Arab countries have always showered Palestinians with rhetoric, but they have refrained from significant support. During the 2009 Gaza War, Arab countries rejected the call for an emergency session of Arab leaders on behalf of Gaza. They have limited their meek support to a gathering of Arab foreign ministers, calling for a UN emergency session. Saudi Arabia dismissed the suggestion to employ oil as a weapon. Riyadh prohibits pro-Palestinian rallies and its religious establishment issued a weak proclamation on behalf of the Palestinian struggle. The Gulf Cooperation Council focused on economic and monetary issues during its December 30, 2008 meeting, according lip service to Gaza.
A similar reaction occurred during the 1982 Israel-PLO war in Lebanon, which erupted on June 4. The Arab oil producing countries convened in August to discuss the price of oil, dismissing the proposal to use the oil weapon on behalf of the PLO. The summit of Arab leaders was deliberately delayed until September, following the expulsion of the PLO from Beirut.
Arab leaders have systematically demonstrated how secondary the Palestinian issue has been in their order of national priorities. For instance, Arab financial support of the PLO was less than 10% of Arab financial support to the anti-Soviet Muslims in Afghanistan. In 1988, the Arab League convened on behalf of the First Intifada, committing itself to $128 million in immediate support, followed by $43 million monthly assistance. Less than $100 million was actually transferred to the PLO, compared with over $1 billion annual support to Afghanistan during 1978-1988. In 2002, Saudi Arabia pledged $600 million for the Second Intifada, but only $100 million has been transferred so far. Other Arab countries made a $55 million monthly commitment, but – as expected – they have once again failed to deliver.
Recent precedents have led Arabs to consider the Palestinians a potential treacherous, subversive, explosive Pandora's Box, which could undermine their survival. On the other hand, Palestinians blame Arab leaders for the "1948 Debacle." In 1948-9, the Arab League made it clear that the war against the Jewish State was not launched because – or for – the Palestinians. It declared the provisional Palestinian government null and void, while Egypt and Jordan expelled the Palestinian leadership from Gaza, Judea and Samaria. During the late 1950s, and in 1966, Arafat, Abbas and their Fatah colleagues were evicted from Egypt and Syria for subversion.
In 1970, they were decimated in Jordan, following an attempt to topple the Hashemite regime ("Black September.") In 1975-6, they were clobbered by Syria (in Lebanon,) as a result of their assault on the central government in Beirut ("Black June.") In 1983, they lost their base in Tripoli, Lebanon, after they failed to challenge the dominant local militia. In 1987, Egypt killed scores of Palestinians who demonstrated on behalf of the First Intifada in the Rafah refugee camp. In 1991, Kuwait expelled 300,000 Palestinians for collaboration with Saddam's plunder of the sheikhdom. Since 2003, thousands of Palestinians have fled Iraq, due to their identification with the Butcher of Baghdad. The Red Carpet, which welcomes Palestinian leaders at the UN and in Western capitals, is transformed into a shabby rug upon landing in Arab capitals.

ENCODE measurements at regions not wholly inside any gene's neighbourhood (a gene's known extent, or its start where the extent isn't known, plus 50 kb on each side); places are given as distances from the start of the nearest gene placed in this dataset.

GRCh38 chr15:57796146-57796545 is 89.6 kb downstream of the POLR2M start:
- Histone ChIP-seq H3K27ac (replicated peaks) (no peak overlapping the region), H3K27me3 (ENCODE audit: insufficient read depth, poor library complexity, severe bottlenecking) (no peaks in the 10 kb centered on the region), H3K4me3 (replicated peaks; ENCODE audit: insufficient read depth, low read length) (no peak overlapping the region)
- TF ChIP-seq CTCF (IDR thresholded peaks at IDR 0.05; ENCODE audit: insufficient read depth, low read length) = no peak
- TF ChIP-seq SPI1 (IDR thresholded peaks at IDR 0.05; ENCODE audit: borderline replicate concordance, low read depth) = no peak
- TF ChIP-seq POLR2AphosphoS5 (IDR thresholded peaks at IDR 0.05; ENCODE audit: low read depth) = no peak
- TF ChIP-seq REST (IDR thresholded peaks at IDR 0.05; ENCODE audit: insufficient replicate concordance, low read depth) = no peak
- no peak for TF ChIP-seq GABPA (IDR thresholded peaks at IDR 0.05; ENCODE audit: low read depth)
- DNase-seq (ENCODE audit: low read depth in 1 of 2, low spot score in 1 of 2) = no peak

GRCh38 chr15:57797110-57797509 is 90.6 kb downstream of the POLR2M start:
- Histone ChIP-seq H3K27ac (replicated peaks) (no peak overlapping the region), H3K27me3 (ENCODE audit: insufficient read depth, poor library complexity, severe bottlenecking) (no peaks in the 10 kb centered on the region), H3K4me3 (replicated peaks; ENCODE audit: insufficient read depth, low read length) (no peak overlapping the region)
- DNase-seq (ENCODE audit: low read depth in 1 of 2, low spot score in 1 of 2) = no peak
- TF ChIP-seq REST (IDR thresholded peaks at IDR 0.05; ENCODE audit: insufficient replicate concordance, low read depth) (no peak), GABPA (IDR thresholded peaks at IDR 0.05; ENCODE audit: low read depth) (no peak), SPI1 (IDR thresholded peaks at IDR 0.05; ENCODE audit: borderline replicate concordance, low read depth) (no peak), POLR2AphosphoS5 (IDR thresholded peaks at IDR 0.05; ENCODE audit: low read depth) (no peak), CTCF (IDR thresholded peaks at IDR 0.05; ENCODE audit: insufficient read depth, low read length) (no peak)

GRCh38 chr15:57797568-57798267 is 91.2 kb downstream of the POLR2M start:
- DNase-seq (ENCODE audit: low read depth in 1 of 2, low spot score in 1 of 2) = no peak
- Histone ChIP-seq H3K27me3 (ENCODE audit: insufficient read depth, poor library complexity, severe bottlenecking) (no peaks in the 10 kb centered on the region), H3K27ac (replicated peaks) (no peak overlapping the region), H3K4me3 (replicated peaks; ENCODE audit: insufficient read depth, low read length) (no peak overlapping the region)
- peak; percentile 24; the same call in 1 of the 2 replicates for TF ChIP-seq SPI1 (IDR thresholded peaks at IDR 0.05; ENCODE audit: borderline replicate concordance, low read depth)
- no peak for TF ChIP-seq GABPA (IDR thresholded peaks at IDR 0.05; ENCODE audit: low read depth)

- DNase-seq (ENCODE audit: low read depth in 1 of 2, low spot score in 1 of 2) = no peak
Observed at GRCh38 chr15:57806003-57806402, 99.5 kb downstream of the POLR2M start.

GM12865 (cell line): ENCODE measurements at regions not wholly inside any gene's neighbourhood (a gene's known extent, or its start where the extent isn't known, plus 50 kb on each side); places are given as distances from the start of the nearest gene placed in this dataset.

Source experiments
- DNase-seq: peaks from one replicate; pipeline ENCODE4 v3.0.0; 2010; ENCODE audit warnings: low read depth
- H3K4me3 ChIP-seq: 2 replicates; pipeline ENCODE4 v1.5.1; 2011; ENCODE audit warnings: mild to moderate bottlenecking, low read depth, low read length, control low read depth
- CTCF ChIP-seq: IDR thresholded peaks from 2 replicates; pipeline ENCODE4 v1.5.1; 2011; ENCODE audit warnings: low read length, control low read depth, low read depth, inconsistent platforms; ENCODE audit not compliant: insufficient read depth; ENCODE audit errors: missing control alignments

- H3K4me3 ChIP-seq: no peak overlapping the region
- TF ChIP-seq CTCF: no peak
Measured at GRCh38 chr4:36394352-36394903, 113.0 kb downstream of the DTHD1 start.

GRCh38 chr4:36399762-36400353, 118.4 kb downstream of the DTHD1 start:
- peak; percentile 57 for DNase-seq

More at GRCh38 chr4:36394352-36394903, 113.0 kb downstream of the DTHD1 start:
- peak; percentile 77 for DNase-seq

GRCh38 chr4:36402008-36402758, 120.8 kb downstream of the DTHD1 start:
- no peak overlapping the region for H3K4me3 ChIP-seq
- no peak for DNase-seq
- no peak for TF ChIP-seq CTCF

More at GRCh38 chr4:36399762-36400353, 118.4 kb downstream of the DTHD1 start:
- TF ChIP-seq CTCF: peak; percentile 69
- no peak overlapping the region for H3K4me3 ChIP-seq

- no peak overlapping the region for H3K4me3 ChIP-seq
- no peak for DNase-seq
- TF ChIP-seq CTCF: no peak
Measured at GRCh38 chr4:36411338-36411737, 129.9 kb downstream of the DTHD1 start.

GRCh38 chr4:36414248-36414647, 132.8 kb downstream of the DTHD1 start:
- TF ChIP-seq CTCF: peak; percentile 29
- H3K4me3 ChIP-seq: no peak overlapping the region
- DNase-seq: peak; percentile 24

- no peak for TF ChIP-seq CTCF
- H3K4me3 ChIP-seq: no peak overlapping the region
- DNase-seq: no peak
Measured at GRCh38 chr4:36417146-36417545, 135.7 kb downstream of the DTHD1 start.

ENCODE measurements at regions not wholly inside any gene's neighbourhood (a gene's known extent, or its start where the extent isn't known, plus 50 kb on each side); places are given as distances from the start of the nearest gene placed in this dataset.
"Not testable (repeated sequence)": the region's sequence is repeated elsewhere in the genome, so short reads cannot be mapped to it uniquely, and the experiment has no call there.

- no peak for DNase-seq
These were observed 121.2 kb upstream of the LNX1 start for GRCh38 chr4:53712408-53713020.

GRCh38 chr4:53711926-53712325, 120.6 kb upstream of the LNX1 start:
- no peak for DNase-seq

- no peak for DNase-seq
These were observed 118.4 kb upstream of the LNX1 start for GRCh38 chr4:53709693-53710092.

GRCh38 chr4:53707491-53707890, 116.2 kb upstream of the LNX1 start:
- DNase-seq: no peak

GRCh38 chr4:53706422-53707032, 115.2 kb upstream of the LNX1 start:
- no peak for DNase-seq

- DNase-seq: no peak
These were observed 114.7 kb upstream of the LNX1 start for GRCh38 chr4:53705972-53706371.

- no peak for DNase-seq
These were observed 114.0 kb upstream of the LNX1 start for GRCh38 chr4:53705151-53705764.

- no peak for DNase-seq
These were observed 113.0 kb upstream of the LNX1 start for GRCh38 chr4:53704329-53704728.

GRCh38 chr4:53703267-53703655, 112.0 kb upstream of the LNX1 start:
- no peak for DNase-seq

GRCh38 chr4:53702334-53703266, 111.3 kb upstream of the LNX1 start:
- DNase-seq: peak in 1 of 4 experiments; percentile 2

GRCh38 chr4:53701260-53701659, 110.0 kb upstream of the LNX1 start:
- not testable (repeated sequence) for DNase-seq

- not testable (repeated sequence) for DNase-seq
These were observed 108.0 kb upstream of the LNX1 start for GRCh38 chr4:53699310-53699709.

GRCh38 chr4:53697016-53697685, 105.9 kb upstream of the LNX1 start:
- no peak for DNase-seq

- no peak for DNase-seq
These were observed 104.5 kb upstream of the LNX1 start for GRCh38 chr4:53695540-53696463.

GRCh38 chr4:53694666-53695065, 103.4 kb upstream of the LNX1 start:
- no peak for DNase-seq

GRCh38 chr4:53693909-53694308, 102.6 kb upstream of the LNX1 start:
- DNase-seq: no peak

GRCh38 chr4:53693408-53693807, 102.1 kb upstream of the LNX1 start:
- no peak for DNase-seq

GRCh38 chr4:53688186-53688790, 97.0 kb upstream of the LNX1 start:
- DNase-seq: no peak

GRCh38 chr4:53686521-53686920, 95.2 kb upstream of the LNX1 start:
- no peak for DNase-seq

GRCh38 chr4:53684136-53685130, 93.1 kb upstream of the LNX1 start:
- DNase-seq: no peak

What do Arab leaders know about the Palestinians which has escaped Western and Israeli policy-makers?
Arab leaders have not dedicated themselves to advance the Palestinian cause. They have not regarded the Palestinian issue as a premier link in the formulation of their policies. Domestic, regional and global factors have impacted inter-Arab, Arab-Western and Arab-Israel relations much more than the Palestinian issue. Palestinians do not possess veto power over Arab policy-making.
Since the 1993 Oslo Accord, Israel has subordinated its national security policy to the resolution of the Palestinian issue, switching its focus from the Israeli-Arab path to the Israeli-Palestinian path. Dozens of initiatives, conferences, summits, agreements and ceasefires have yielded a series of short-lived illusions of peace and security, which were promptly crashed by an unprecedented Palestinian wave of hate-education, violation of commitments and terrorism. In fact, the roadmap toward the resolution of the Arab-Israeli conflict does not go through Ramallah or Gaza, but rather, through Cairo, Amman and other Arab capitals, as evidenced by Israel's peace treaties with Egypt and Jordan, which have withstood Palestinian opposition and an on-going Israeli war against Palestinian terrorism.
A policy which is based on an erroneous assumption – that the Palestinian issue is supposedly the crown jewel of Arab policy – constitutes an erroneous policy. It exacerbates regional instability, fuels terrorism, promotes war and diminishes the prospects for peace.
Israel should base its policy toward the Palestinians on the track record of the last 100 years, and especially the last 15 years, which have featured the failure of Land-for-Peace on the Palestinian track. Lessons of recent history, Israel's minimal security requirements and the need to minimize motivation for Arab terrorism highlight the necessity to solidify Israel's control of Judea and Samaria.
Yoram Ettinger is an expert on Mideastern and American affairs